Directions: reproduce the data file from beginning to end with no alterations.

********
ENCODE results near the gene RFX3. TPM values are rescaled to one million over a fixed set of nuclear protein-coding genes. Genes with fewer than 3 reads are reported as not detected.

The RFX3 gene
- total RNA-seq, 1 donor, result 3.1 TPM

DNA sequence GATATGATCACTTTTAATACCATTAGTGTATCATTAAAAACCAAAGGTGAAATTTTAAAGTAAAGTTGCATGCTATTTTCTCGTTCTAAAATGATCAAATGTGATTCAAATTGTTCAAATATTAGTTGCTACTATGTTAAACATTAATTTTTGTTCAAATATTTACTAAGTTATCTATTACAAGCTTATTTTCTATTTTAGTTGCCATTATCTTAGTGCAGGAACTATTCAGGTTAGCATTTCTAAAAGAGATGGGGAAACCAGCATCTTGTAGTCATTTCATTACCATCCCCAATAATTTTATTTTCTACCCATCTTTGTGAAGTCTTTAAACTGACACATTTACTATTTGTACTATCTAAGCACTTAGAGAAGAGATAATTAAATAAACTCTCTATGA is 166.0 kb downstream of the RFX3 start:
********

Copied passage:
ENCODE results near the gene RFX3. TPM values are rescaled to one million over a fixed set of nuclear protein-coding genes. Genes with fewer than 3 reads are reported as not detected.

The RFX3 gene
- total RNA-seq, 1 donor, result 3.1 TPM

DNA sequence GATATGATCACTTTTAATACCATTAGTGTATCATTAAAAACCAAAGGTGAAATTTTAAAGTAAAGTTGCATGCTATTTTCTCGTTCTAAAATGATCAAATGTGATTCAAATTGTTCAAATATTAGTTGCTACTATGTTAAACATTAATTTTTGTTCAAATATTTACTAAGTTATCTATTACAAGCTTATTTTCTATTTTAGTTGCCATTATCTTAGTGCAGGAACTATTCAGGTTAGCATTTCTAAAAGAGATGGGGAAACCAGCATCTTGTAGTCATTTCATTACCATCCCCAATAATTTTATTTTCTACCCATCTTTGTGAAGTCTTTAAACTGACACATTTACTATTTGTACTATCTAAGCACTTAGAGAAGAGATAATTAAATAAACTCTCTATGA is 166.0 kb downstream of the RFX3 start: